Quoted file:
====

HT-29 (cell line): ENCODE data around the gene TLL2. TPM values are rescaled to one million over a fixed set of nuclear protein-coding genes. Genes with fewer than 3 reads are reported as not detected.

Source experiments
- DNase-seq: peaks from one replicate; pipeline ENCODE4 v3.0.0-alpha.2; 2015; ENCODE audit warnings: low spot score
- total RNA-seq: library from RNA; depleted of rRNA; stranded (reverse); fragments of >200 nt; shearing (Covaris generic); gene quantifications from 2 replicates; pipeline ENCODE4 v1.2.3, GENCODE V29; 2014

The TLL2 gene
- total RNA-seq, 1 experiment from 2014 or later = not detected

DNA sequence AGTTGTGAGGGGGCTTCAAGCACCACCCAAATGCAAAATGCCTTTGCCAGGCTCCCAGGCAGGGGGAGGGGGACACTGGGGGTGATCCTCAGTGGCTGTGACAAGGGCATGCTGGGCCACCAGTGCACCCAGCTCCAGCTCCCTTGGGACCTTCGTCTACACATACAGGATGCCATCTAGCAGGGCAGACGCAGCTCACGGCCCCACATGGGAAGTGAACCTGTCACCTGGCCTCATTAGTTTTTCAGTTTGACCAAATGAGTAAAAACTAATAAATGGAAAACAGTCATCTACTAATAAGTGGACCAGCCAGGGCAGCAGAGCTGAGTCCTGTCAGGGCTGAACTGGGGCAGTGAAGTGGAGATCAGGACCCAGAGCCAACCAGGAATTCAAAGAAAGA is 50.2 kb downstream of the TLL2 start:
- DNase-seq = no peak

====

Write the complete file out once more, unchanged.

HT-29 (cell line): ENCODE data around the gene TLL2. TPM values are rescaled to one million over a fixed set of nuclear protein-coding genes. Genes with fewer than 3 reads are reported as not detected.

Source experiments
- DNase-seq: peaks from one replicate; pipeline ENCODE4 v3.0.0-alpha.2; 2015; ENCODE audit warnings: low spot score
- total RNA-seq: library from RNA; depleted of rRNA; stranded (reverse); fragments of >200 nt; shearing (Covaris generic); gene quantifications from 2 replicates; pipeline ENCODE4 v1.2.3, GENCODE V29; 2014

The TLL2 gene
- total RNA-seq, 1 experiment from 2014 or later = not detected

DNA sequence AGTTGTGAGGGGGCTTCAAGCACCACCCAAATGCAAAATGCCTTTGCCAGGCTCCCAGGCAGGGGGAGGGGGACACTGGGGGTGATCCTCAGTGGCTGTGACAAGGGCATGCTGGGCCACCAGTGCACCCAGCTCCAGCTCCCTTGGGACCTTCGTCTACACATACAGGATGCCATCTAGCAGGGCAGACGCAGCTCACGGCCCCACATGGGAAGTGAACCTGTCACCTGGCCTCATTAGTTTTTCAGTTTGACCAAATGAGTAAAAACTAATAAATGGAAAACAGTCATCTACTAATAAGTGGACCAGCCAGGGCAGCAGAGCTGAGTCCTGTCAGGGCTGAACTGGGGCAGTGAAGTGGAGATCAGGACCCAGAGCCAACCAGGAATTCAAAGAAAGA is 50.2 kb downstream of the TLL2 start:
- DNase-seq = no peak